Diversification

When you've decided on an allocation among the asset classes you've selected, the next step is diversification. Each asset class contains subclasses that vary in risk and potential return. Within the stock market, stocks of new start-up companies have greater potential for volatility and growth than well-established, blue chip company stocks. In the bond market, U.S. Treasuries promise more protection than investment-grade corporate bonds, which offer greater stability than junk bonds (high yield, high risk bonds).

The key to diversification is spreading your money among different sectors, industries and securities within a number of asset classes. A well-diversified bond portfolio, for example, might include government bonds, high-grade and high-yield corporate debt from companies in different sectors and international bonds. This way, if one aspect of the portfolio performs poorly, other investments may act inversely to mitigate some of the losses. Although a well balanced portfolio may help spread the risk during market fluctuations, it does not assure a profit, or protect against loss, in a down market.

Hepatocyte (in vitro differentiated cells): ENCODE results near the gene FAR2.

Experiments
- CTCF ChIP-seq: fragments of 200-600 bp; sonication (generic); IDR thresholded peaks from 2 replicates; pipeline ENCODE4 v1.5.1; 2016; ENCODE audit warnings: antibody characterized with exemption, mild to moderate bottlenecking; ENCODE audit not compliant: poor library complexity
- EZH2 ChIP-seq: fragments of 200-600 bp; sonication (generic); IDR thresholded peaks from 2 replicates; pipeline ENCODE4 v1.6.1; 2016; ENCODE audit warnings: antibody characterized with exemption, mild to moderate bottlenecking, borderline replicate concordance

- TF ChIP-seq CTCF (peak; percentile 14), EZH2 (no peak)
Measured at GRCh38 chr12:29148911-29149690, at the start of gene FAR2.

Diversification Models

Different life circumstances dictate different portfolio balances. What might be well balanced for one person might be too heavily invested in one asset class for another. You should determine what you're most comfortable with and what will work best for your individual financial situation.

The Efficient Frontier

The economic concept of the efficient frontier maintains that there are combinations of securities that maximize return for any given level of risk. This means that while there may be many securities with the same level of risk, it is only the optimal bundle that maximizes return that reaches the efficient frontier. No combination of asset classes that lies on the frontier is any better than another because investors have different risk tolerances. Any bundle that is not included on the frontier, however, is considered suboptimal. Economist Harry Markowitz pioneered the concept in 1952 and led the way for Modern Portfolio Theory.